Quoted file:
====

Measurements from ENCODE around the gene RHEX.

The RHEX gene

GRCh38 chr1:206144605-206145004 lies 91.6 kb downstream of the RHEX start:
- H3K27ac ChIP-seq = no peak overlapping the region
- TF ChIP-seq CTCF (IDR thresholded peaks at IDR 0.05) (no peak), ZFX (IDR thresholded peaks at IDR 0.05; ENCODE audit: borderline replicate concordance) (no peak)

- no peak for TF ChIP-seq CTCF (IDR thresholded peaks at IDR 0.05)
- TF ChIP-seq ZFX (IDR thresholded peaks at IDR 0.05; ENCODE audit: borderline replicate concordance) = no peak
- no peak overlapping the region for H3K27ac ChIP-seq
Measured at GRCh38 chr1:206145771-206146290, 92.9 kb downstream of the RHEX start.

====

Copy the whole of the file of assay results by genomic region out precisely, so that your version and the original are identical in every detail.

Measurements from ENCODE around the gene RHEX.

The RHEX gene

GRCh38 chr1:206144605-206145004 lies 91.6 kb downstream of the RHEX start:
- H3K27ac ChIP-seq = no peak overlapping the region
- TF ChIP-seq CTCF (IDR thresholded peaks at IDR 0.05) (no peak), ZFX (IDR thresholded peaks at IDR 0.05; ENCODE audit: borderline replicate concordance) (no peak)

- no peak for TF ChIP-seq CTCF (IDR thresholded peaks at IDR 0.05)
- TF ChIP-seq ZFX (IDR thresholded peaks at IDR 0.05; ENCODE audit: borderline replicate concordance) = no peak
- no peak overlapping the region for H3K27ac ChIP-seq
Measured at GRCh38 chr1:206145771-206146290, 92.9 kb downstream of the RHEX start.